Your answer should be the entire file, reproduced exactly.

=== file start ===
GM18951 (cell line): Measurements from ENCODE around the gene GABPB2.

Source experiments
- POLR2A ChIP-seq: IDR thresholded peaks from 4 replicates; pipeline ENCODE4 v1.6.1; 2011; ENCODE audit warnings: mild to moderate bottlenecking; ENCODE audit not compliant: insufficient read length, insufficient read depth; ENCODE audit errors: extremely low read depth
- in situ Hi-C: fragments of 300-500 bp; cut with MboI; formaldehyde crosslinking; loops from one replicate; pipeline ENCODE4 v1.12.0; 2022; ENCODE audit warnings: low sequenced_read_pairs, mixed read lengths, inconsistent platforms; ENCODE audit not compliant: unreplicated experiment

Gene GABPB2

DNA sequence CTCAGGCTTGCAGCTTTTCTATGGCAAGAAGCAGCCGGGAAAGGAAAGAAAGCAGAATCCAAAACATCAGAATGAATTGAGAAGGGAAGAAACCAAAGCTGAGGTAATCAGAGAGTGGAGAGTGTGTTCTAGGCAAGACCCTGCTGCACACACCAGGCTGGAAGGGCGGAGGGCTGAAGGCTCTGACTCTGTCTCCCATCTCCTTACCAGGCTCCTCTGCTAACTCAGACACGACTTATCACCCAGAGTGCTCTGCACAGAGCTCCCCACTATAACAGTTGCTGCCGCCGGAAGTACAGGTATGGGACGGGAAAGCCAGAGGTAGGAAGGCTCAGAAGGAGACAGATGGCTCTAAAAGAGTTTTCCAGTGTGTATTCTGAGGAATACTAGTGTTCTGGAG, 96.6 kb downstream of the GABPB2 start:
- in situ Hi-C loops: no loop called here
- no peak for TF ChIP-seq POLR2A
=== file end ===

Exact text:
GM18951 (cell line): Measurements from ENCODE around the gene GABPB2.

Source experiments
- POLR2A ChIP-seq: IDR thresholded peaks from 4 replicates; pipeline ENCODE4 v1.6.1; 2011; ENCODE audit warnings: mild to moderate bottlenecking; ENCODE audit not compliant: insufficient read length, insufficient read depth; ENCODE audit errors: extremely low read depth
- in situ Hi-C: fragments of 300-500 bp; cut with MboI; formaldehyde crosslinking; loops from one replicate; pipeline ENCODE4 v1.12.0; 2022; ENCODE audit warnings: low sequenced_read_pairs, mixed read lengths, inconsistent platforms; ENCODE audit not compliant: unreplicated experiment

Gene GABPB2

DNA sequence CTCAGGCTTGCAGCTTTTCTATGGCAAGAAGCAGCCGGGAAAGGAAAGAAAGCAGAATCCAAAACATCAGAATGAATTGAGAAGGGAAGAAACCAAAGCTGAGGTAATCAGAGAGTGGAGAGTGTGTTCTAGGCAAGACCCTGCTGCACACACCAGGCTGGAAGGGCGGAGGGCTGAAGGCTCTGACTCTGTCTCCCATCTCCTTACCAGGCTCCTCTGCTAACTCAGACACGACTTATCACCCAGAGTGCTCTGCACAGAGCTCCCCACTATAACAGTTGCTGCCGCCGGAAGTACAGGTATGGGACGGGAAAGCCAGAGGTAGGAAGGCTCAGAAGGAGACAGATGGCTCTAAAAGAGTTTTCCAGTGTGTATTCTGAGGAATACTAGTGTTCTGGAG, 96.6 kb downstream of the GABPB2 start:
- in situ Hi-C loops: no loop called here
- no peak for TF ChIP-seq POLR2A